It’s this middle third of the movie, the section with Rourke and this near-death experience, that is almost wholly devoid of Cage. It makes sense in terms of the narrative, but isn’t what we’re here to talk about. We’re here to talk about Cage, who disappears for most of the film’s middle hour. While he makes much more of an impact on this film than he did as “Brad’s Bud” in Fast Times, he may be in less scenes than Brad’s Bud was in.
Before we get to Cage’s impact on the story, though, it’s worth talking about the titular rumble fish. One of the recurring locations within the film is a pet store that the characters first walk by in the film’s early minutes. The pet store sells rumble fish, which will smash their tank until they kill themselves if you shine on a light on them… an apt metaphor for the film, considering how deep the struggle within Rusty James goes. The Rumble Fish are (just about) the only things in the movie that are shot in color, for reasons that are never really explained. Maybe they’re in color solely to stand out more. Whatever the reason, they’re visually striking. Here, check ’em out:
This is the fourth film in a row that finds Cage in high school. Unlike the other entries in #CageClub, though, the characters and the narrative exist outside the high school world. We drop in on them in class from time to time, but they’re all living lifes on a grander scale than school. They’re also operating in a film that transcends time, that makes as much sense being set in the 1950s as it would the 1960s, 1970s, or 1980s. I don’t know when the film is set, which is equal measures frustrating and fitting. Ultimately, it doesn’t matter; these characters’ struggles resonate with people of all ages, in all stages of life. It reminds me a lot of the (far superior) The Last Picture Show, in that it’s a compelling story of loss of innocence and growing up, presented in black and white.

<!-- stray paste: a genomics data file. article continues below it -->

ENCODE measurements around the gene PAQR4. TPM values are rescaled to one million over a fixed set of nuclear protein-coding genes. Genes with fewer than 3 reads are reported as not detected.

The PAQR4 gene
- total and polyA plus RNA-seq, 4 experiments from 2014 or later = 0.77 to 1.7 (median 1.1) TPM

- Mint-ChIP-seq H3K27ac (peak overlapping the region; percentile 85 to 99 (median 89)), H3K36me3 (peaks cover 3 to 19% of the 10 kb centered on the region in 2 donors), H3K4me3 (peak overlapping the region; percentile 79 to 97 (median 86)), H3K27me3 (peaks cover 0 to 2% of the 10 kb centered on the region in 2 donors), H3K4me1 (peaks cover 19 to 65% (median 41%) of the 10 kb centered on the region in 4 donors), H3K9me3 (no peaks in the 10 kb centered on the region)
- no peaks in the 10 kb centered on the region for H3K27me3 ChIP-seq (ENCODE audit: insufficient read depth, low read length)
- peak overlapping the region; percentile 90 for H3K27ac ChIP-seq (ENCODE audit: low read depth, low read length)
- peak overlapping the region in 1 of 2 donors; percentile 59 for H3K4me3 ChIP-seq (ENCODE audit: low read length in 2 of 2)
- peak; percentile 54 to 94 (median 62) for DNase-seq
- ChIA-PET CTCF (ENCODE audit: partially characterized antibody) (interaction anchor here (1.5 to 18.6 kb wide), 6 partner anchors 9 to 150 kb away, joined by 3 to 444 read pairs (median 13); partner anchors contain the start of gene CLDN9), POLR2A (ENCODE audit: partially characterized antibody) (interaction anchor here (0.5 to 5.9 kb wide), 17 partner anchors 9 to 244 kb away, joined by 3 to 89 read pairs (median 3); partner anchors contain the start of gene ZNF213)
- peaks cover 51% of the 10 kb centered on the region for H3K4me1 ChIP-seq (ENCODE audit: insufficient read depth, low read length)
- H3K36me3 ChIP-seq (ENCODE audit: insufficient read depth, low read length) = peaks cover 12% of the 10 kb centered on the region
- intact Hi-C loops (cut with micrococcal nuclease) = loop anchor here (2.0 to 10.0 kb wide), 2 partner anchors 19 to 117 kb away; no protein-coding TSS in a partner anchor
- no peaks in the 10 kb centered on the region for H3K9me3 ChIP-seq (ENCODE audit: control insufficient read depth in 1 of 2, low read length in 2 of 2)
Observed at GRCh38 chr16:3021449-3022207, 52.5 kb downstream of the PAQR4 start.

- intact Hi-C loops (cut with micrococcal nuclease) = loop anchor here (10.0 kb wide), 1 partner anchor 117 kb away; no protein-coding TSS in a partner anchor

When Cage finally returns to the movie a little past the one-hour mark, we immediately learn how manipulative and powerful his character is, while also learning how gullible and powerless Rusty James is. When the characters broke into that lakehouse earlier in the movie, Rusty James hooks up with girls we’ve never seen before (and never see again) in a very arthouse sex scene. It turns out that Cage set the whole thing up to steal Rusty James’ girlfriend, played by Diane Lane. It’s at this point that we hear the film’s #CageAdvice, which is essentially that Rusty James is too dumb to lead a gang, that Cage is smarter, and that “nobody wants to be killed.” (To hear it in its full context, listen to the podcast episode tomorrow!)
After losing his girl, Rusty James goes to meet up with his brother. The two then return to the pet store, where The Motorcycle Boy releases all the animals and steals the rumble fish to set them free in the wild. Before he’s able to do that, though, he’s shot dead by a cop who’s had just about enough of The Motorcycle Boy’s legend. Rusty James rescues the fish and sets them free. The film ends as he follows his brother’s advice of following the river to the ocean.
But it doesn’t end before we get a shot of Laurence Fishburne’s amazing hair:
That patch of white in the front is very distinguished, Larry. I love it.
Rumble Fish is not a Cage vehicle, but his character is one of two that propels Rusty James’ life toward the direction he’s headed as the film ends. He’s only in a handful of scenes, but he makes the most of each. His hair is on point, he’s got a great name, and he espouses some A-level #CageAdvice. The film is far more literary than any other we’ve seen so far in #CageClub, and can be looked at on a far deeper level than the other entries. It’s worth checking out to see so many prominent actors in a film “before they were stars!”
How can I watch it? Like the last few, Rumble Fish is only available if you pay for it. You can rent it on Amazon for a few bucks, or pick up the DVD on the cheap.
What’s up next? We journey with Nicolas Cage back to 1942 and World War II in Racing with the Moon, which is available on Netflix!